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Guy Breton Beaujolais Villages Marylou

$36.00

Out of stock

Vintage: 2019
Region: Beaujolais, France
Viticulture: Biodynamic and Organic
Grape varieties: 100% Gamay

Guy Breton Beaujolais Villages Marylou epitomizes the taste for lithe, perfumed reds with low alcohol that can be glugged down effortlessly.

Song: Marylou by Gene Clark

Additional information

Out of stock

Save 10% when you buy six or more bottles (mix and match) 

ABOUT THE PRODUCER

About Guy Breton Beaujolais Villages Marylou

Guy Breton Beaujolais Villages Marylou is named for his daughter. The Gamay in this Beaujolais Villages is sourced from 45-year-old vines in Saint Joseph and surrounding subzones laden with granite and rocky soils. This results in a wine that is filled with juicy red fruits, notes of violet, and profound minerality. Enjoy chilled!

About Guy Breton

Guy Breton is known by his friends as P’tit Max—though he is anything but petit, by the way. He took over the family domaine from his grandfather in 1986. Until that point, the family was selling their fruit to the large cooperative wineries which dominated the region and were gravitating towards a uniform style. The rise of imported yeast cultures to impart flavor and aroma, the use of high-tech carbonic maceration, and the widespread commercialization of Beaujolais Nouveau debased the region’s reputation, and Beaujolais came to be seen as one-dimensional, lacking any expression of the native terroir.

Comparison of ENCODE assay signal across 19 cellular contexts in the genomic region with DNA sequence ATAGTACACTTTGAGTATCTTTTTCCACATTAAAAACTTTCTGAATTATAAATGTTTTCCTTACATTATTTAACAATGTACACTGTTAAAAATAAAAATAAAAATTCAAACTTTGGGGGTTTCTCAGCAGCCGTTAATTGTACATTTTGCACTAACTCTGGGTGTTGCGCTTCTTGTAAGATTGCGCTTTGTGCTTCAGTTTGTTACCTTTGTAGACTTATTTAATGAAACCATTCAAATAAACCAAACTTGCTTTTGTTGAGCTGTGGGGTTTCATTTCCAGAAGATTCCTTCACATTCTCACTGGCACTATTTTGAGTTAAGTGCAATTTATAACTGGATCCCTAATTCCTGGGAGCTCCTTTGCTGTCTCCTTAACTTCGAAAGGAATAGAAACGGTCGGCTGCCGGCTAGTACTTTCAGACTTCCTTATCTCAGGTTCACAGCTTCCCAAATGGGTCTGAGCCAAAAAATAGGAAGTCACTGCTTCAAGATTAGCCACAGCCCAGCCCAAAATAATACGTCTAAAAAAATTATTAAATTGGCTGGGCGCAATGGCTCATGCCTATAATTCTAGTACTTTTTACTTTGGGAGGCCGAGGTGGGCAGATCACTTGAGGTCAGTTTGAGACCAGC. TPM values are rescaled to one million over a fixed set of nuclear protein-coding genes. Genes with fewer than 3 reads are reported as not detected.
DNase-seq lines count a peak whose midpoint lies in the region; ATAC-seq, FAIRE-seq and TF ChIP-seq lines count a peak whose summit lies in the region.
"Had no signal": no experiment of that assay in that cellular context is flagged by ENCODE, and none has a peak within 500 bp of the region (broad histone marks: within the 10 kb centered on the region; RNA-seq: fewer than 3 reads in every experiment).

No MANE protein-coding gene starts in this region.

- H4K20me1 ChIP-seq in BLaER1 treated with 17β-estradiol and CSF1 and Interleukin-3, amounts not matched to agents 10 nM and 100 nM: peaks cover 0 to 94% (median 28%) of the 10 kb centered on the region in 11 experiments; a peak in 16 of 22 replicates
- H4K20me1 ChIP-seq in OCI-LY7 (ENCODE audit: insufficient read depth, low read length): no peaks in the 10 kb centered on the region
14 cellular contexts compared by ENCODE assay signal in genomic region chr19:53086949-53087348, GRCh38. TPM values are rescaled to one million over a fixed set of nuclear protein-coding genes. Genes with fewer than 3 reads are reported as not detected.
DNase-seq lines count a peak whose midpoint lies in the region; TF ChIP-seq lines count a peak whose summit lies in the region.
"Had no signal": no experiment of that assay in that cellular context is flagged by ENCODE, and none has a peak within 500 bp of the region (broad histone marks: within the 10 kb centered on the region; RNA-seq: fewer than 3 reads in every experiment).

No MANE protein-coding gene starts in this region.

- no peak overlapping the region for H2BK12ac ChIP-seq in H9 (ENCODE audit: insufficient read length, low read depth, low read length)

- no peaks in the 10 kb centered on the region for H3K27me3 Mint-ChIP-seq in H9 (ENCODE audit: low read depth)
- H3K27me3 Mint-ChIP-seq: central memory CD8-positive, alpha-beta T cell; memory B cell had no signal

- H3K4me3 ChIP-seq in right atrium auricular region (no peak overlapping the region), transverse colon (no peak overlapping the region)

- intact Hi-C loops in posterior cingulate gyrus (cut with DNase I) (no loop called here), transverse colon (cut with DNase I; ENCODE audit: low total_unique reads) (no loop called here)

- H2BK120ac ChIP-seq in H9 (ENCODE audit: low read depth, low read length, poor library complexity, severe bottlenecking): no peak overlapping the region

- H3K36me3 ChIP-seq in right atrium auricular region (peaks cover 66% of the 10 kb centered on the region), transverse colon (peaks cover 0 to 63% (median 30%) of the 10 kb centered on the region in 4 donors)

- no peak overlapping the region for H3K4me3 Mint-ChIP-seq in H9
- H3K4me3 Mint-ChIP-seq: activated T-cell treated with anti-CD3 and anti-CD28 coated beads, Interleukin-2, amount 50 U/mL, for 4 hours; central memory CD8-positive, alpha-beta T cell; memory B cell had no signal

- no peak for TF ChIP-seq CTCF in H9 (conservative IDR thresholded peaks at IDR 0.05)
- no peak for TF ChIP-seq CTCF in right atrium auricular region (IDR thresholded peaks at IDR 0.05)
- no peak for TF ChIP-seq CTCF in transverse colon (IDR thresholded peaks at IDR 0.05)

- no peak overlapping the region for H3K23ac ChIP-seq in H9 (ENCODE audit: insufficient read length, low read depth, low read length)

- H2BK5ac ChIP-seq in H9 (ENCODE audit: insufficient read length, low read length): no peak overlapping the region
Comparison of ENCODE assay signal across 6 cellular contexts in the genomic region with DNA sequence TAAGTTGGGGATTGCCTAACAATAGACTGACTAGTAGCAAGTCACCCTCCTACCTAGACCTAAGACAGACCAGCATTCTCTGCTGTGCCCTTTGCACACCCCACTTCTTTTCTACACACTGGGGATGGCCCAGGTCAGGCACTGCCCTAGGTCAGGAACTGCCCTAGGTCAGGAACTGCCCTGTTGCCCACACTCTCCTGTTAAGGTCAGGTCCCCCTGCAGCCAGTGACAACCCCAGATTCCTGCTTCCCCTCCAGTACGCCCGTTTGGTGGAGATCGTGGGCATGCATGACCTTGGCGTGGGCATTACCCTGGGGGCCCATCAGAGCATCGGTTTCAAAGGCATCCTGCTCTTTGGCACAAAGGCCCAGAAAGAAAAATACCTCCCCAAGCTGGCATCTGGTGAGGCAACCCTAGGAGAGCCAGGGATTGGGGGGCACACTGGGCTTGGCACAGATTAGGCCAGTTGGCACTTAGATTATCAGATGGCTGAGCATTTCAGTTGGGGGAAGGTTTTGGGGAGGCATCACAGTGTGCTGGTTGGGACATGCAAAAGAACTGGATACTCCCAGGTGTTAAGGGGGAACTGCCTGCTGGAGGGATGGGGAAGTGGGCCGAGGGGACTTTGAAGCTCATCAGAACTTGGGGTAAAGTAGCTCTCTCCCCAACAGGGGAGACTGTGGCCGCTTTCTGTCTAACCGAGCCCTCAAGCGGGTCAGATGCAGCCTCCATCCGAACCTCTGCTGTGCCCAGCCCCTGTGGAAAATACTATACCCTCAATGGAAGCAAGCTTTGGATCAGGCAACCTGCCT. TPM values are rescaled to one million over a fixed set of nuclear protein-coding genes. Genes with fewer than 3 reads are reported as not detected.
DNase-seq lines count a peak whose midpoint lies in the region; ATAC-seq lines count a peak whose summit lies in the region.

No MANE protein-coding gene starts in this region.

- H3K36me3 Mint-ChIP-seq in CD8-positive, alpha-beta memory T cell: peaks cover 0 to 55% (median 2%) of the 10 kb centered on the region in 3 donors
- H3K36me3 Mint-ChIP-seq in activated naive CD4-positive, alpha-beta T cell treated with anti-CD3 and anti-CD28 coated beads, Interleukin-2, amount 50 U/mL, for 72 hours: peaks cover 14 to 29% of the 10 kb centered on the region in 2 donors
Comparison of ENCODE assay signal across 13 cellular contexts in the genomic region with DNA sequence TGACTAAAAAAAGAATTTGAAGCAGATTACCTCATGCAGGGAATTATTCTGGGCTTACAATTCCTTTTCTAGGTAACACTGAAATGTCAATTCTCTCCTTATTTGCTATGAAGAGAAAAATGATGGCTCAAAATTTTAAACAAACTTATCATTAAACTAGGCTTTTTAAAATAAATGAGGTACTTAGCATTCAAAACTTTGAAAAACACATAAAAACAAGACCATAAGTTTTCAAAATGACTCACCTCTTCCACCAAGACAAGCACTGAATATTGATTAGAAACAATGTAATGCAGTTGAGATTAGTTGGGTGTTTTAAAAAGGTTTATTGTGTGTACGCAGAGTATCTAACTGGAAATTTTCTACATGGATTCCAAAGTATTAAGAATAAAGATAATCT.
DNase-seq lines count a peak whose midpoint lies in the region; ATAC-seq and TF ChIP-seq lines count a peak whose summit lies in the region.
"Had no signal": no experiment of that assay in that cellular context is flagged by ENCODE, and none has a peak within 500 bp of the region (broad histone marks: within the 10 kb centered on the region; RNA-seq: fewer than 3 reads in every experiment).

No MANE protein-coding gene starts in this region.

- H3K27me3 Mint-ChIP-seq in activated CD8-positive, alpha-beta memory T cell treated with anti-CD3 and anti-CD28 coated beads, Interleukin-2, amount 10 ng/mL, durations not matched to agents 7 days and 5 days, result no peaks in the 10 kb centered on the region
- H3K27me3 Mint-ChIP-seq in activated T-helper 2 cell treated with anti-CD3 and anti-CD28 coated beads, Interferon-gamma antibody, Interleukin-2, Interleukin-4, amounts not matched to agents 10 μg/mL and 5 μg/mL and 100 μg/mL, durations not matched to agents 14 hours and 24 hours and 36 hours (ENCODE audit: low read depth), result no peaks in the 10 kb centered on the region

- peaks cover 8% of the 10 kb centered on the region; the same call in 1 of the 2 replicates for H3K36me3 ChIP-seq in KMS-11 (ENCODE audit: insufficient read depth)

Following the example of traditionalist Jules Chauvet, Guy, and three other local vignerons, Marcel Lapierre, Jean-Paul Thévenet, and Jean Foillard, soon hoisted the flag of this back-to-nature movement. Kermit dubbed this clan the Gang of Four, and the name has stuck ever since. The Gang called for a return to the old practices of viticulture and vinification: starting with old vines, never using synthetic herbicides or pesticides, harvesting late, rigorously sorting to remove all but the healthiest grapes, adding minimal doses of sulfur dioxide or none at all, and refusing both chaptalization and filtration. The end result allows Morgon to express itself naturally, without make-up or plastic surgery: rustic, spicy, loaded with schist minerals and at the same time, refreshing and deep-down delicious.